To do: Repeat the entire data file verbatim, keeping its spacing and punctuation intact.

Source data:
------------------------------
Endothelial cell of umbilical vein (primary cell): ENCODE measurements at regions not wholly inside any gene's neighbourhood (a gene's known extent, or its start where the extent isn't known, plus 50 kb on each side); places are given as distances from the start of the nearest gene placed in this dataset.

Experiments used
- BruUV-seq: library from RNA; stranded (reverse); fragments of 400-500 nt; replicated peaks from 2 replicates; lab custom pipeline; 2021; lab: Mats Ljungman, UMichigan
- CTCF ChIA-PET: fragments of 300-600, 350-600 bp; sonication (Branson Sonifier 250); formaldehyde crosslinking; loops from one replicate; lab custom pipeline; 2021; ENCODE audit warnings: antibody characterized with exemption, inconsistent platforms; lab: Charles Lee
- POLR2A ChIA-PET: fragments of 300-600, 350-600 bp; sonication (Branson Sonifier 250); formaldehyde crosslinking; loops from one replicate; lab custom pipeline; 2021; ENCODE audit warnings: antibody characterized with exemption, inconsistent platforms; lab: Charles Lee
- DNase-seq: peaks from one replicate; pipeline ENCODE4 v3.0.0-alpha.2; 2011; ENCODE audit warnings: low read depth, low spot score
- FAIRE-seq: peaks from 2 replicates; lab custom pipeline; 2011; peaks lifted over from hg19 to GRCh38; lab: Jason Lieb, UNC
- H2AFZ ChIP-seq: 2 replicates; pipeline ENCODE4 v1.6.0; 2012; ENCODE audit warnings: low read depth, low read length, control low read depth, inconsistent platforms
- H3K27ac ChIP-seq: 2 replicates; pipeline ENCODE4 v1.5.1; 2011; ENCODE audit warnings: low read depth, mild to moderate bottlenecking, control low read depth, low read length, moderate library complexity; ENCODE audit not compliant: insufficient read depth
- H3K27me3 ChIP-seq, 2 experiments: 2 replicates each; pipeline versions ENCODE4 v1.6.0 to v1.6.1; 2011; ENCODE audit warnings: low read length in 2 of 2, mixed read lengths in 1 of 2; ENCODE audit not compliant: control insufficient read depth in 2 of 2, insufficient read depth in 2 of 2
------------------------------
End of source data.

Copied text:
Endothelial cell of umbilical vein (primary cell): ENCODE measurements at regions not wholly inside any gene's neighbourhood (a gene's known extent, or its start where the extent isn't known, plus 50 kb on each side); places are given as distances from the start of the nearest gene placed in this dataset.

Experiments used
- BruUV-seq: library from RNA; stranded (reverse); fragments of 400-500 nt; replicated peaks from 2 replicates; lab custom pipeline; 2021; lab: Mats Ljungman, UMichigan
- CTCF ChIA-PET: fragments of 300-600, 350-600 bp; sonication (Branson Sonifier 250); formaldehyde crosslinking; loops from one replicate; lab custom pipeline; 2021; ENCODE audit warnings: antibody characterized with exemption, inconsistent platforms; lab: Charles Lee
- POLR2A ChIA-PET: fragments of 300-600, 350-600 bp; sonication (Branson Sonifier 250); formaldehyde crosslinking; loops from one replicate; lab custom pipeline; 2021; ENCODE audit warnings: antibody characterized with exemption, inconsistent platforms; lab: Charles Lee
- DNase-seq: peaks from one replicate; pipeline ENCODE4 v3.0.0-alpha.2; 2011; ENCODE audit warnings: low read depth, low spot score
- FAIRE-seq: peaks from 2 replicates; lab custom pipeline; 2011; peaks lifted over from hg19 to GRCh38; lab: Jason Lieb, UNC
- H2AFZ ChIP-seq: 2 replicates; pipeline ENCODE4 v1.6.0; 2012; ENCODE audit warnings: low read depth, low read length, control low read depth, inconsistent platforms
- H3K27ac ChIP-seq: 2 replicates; pipeline ENCODE4 v1.5.1; 2011; ENCODE audit warnings: low read depth, mild to moderate bottlenecking, control low read depth, low read length, moderate library complexity; ENCODE audit not compliant: insufficient read depth
- H3K27me3 ChIP-seq, 2 experiments: 2 replicates each; pipeline versions ENCODE4 v1.6.0 to v1.6.1; 2011; ENCODE audit warnings: low read length in 2 of 2, mixed read lengths in 1 of 2; ENCODE audit not compliant: control insufficient read depth in 2 of 2, insufficient read depth in 2 of 2